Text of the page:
Researchers with French device-maker Carthera said their ultrasound system successfully opened up the blood-brain barrier in recent testing, indicating the device has the potential to create new treatments for brain cancer.
The blood-brain barrier, which bars the passage of certain substances from the blood to the brain, has long posed a challenge to treating many brain disorders.
In a paper published in Science Translational Medicine, the Paris-based clinicians said they were able to repeatedly open up the barrier by using the SonoCloud system that produces pulses of ultrasound targeting the brain. Using magnetic resonance imaging coupled with a microbubble contrast agent allowed them to identify which acoustic pressure levels are optimal for keeping the barrier open.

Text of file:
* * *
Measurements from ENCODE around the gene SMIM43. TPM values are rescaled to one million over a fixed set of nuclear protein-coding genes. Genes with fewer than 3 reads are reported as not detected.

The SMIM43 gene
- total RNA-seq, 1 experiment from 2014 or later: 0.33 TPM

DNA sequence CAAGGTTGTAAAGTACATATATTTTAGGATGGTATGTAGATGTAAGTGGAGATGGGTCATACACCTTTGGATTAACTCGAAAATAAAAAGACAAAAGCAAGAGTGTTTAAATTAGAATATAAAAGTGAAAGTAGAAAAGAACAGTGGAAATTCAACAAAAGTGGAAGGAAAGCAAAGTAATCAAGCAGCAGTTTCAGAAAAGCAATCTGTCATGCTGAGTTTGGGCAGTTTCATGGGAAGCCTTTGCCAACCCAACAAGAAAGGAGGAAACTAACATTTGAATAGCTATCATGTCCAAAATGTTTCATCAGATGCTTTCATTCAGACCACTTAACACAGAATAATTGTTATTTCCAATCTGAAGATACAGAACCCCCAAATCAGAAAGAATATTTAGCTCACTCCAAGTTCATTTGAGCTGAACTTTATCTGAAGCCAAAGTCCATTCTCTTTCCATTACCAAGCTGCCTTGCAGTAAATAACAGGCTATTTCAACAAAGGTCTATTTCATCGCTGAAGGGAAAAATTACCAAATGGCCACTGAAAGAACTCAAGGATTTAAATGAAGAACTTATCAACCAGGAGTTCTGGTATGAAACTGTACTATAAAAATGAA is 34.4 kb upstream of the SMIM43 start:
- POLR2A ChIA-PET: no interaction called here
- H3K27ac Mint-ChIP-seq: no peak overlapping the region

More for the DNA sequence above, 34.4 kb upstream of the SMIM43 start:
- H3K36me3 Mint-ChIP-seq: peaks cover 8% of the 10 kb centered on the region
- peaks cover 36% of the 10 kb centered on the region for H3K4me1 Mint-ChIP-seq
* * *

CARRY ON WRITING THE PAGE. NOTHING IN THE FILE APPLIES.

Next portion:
Making the blood vessels in the brain temporarily permeable with the use of ultrasound allows for increased delivery of therapeutic molecules, including chemotherapy drugs, which generally have little brain penetration, the company said. The test could open up new avenues to major therapeutic possibilities not only for brain cancers, but also for neuro-degenerative diseases such as Alzheimer’s.
“It will allow us to start working on subsequent clinical developments with a view to marketing the device,” Frédéric Sottilini, CEO of CarThera, said in a release. “SonoCloud could be commercially available in 2020 for use in recurrent glioblastoma; with CE marking and FDA approval obtained in the meantime.”
In the test, the device’s tolerability and safety profile was reported as good, since it uses low intensity ultrasound similar to a diagnostic or imaging level.
About 250,000 patients globally are diagnosed with a brain tumor each year, representing a market worth about $1.7 billion, according to company estimates.
Last month, researchers at the Medical University of South Carolina said they identified a lipid nanocarrier small enough to bypass the barrier and potentially deliver chemotherapy more efficiently to the brain.
- here’s the release
Nanocarrier crosses blood-brain barrier, could treat brain cancer